January 3, 2017

Guest Blog Post: The Ambitious Future of Tissue Engineering

Bagrat Grigoryan and Jordan MillerPhysiologic Systems Engineering & Advanced Materials Lab at Rice University.

Over the last several decades, various advances in tissue engineering have allowed for the not so distant possibility of replacing, repairing, or regenerating injured tissues1. Significant progress has been made in understanding cellular biology as well as pathophysiology and healthy states of tissues. Additionally, a suite of diverse biofabrication technologies and biomaterials has been conceived, enabling fabrication of complex 3D tissues with greater physiological relevance compared to the traditional 2D context that cells are studied in2. However, the field of tissue engineering still has unresolved questions involving choice of fabrication technique, biomaterial, cellular niche, or even cell type when designing a synthetic tissue.

While different fabrication techniques and biomaterials have been explored in fabricating tissues in vitro, the use of stem cells in engineered tissues is ubiquitous. Not surprisingly so, as biologists continually demonstrate novel ways of directing different lineage commitment of stem cells and further unlocking their vast regenerative potential3. Indeed, stem cell banks have emerged to cryogenically store a patient’s own cells as the therapeutic potential of stem cells is being positively demonstrated in multiple clinical trials4. With over 450 mesenchymal stem cell (MSC)-based trials alone currently ongoing or completed, the regenerative and immunoregulatory properties of MSCs are constantly being exploited to improve the quality of human life5.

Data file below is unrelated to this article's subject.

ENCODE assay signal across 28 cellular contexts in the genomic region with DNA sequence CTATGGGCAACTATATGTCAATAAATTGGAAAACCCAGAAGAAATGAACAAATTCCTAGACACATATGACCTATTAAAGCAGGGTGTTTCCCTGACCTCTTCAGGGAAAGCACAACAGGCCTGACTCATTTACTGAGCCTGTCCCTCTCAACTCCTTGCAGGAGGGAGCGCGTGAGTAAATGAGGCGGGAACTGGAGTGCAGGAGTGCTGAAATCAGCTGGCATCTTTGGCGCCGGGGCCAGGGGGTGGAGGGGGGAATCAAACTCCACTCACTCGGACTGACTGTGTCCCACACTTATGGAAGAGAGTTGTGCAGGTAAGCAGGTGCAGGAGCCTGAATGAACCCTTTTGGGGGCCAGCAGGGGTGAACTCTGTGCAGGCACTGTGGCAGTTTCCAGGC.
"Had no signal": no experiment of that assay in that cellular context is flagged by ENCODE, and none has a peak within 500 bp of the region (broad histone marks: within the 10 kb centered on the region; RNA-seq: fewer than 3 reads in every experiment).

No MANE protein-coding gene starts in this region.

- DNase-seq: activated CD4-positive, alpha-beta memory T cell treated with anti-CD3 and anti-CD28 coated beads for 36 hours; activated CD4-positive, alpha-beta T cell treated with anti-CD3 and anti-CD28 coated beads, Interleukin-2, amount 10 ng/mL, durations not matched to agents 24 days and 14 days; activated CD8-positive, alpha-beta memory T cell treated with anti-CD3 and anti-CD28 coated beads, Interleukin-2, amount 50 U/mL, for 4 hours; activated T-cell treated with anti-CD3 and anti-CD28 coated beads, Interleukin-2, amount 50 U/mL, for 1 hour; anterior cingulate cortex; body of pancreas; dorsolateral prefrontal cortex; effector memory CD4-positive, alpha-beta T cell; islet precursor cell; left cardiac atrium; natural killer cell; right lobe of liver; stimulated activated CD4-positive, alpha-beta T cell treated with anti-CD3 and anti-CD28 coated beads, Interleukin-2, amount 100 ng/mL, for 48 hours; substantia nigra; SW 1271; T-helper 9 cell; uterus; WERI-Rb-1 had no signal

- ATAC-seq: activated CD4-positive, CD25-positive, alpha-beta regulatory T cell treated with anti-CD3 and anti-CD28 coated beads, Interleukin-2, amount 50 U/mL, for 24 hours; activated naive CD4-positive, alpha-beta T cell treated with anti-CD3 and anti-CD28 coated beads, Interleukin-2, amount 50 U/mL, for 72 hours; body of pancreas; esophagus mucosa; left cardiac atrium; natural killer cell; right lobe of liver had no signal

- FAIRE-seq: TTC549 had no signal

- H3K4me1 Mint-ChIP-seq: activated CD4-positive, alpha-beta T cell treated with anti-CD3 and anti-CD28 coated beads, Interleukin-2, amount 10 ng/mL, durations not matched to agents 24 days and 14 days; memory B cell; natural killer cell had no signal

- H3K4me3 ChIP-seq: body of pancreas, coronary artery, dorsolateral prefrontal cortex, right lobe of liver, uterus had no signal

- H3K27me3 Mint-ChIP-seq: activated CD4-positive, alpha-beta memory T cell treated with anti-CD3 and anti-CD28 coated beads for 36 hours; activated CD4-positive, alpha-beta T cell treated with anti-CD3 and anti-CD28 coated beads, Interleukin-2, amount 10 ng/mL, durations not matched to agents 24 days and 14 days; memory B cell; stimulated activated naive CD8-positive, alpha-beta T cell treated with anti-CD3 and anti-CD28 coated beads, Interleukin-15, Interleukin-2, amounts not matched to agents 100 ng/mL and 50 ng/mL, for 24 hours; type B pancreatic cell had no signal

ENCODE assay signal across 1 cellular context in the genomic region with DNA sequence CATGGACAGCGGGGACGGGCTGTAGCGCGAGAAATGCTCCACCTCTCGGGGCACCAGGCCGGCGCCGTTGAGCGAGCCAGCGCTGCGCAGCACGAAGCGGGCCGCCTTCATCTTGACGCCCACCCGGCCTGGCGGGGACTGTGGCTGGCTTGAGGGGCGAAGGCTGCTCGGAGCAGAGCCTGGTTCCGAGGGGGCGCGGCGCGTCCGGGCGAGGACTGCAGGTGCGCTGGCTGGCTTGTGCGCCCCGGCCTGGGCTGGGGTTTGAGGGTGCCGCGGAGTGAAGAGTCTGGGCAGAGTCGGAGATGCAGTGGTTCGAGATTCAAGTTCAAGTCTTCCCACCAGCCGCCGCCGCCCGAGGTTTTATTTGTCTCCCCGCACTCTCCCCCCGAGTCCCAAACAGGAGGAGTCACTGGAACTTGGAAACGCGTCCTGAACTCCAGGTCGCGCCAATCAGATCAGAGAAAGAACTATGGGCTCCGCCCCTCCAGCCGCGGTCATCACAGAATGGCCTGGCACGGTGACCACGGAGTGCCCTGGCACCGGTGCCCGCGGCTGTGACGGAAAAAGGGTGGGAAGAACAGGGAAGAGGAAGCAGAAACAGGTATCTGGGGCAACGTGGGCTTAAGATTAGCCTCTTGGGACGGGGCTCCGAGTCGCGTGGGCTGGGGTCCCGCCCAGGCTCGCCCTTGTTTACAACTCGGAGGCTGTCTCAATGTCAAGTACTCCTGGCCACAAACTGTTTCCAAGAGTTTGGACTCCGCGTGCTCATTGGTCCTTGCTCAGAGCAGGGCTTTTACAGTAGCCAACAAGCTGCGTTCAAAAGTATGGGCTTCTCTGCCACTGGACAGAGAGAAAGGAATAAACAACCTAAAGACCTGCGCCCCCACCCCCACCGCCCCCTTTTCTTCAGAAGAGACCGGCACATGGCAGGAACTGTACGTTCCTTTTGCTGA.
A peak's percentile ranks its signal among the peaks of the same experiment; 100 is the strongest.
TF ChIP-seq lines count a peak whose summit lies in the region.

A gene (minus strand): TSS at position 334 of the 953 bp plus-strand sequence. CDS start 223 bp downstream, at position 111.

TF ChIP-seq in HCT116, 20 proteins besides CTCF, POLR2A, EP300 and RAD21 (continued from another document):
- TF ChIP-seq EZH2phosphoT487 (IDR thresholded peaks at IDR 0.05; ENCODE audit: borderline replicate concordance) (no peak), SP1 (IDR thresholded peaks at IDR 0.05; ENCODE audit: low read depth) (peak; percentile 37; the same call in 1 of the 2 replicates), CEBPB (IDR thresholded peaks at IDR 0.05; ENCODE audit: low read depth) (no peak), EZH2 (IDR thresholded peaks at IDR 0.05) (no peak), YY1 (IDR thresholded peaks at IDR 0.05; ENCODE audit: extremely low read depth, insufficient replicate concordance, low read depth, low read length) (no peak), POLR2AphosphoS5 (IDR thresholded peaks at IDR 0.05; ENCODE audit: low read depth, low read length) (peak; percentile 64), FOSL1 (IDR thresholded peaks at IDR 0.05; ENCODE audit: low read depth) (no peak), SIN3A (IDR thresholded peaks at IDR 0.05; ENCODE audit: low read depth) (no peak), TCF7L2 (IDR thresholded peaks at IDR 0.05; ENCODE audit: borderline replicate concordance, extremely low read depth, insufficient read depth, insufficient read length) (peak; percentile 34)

Due to the immense therapeutic potential of MSCs, there is a need to rapidly and reproducibly grow a vast amount of MSCs for clinical and research purposes. Although MSCs were identified and isolated from bone marrow more than 40 years ago, we still have not fully mapped their biological characteristics3.
Additionally, even though the first MSC clinical trial occurred in 1995, we still do not have a complete understanding of their therapeutic potential and effects6. Large expansion of MSCs for research purposes is especially desirable for fabrication of synthetic tissues in vitro, especially as many available technologies are demonstrating the ability to generate tissues in the micro- to milli-liter volume scale7. Additionally, as the cost of biofabrication devices is decreasing, thanks in part to open-source hardware initiatives, and novel biomaterials are being developed, the through-put and scalability of tissue fabrication is growing. Rapid expansion of MSCs will allow for more experimentation in vitro, granting for more thorough validation and better data before translation to clinical work is considered.

Rapid expansion of RoosterBio hMSCs with the paired High Performance Media has allowed us to quickly optimize different labeling strategies of hMSCs with fluorescent reports. We have previously demonstrated stable transduction of RoosterBio hMSCs with a second-generation lentivirus. We have achieved dual-labeling of hMSCs expressing green fluorescent protein (eGFP) in the cytoplasm and H2B-mCherry in the nucleus8,9 (Fig. 1A). Compared to cell staining, constitutive labeling allows us to monitor cell behavior transiently, in a non-destructive manner, throughout our studies. Dual-labelling of hMSCs has been most useful in co-culture studies where cell-cell interaction and morphological and spatial changes can be easily monitored non-destructively at multiple time points. Additionally, dual-labeling allows us to identify cytoplasmic and nuclear regions in aggregates that are encapsulated in a 3D context (Fig. 1B). We have also shown osteogenic  (bone) differentiation of unlabeled hMSCs seeded on 3D printed PCL platforms9 (Fig. 1C-D).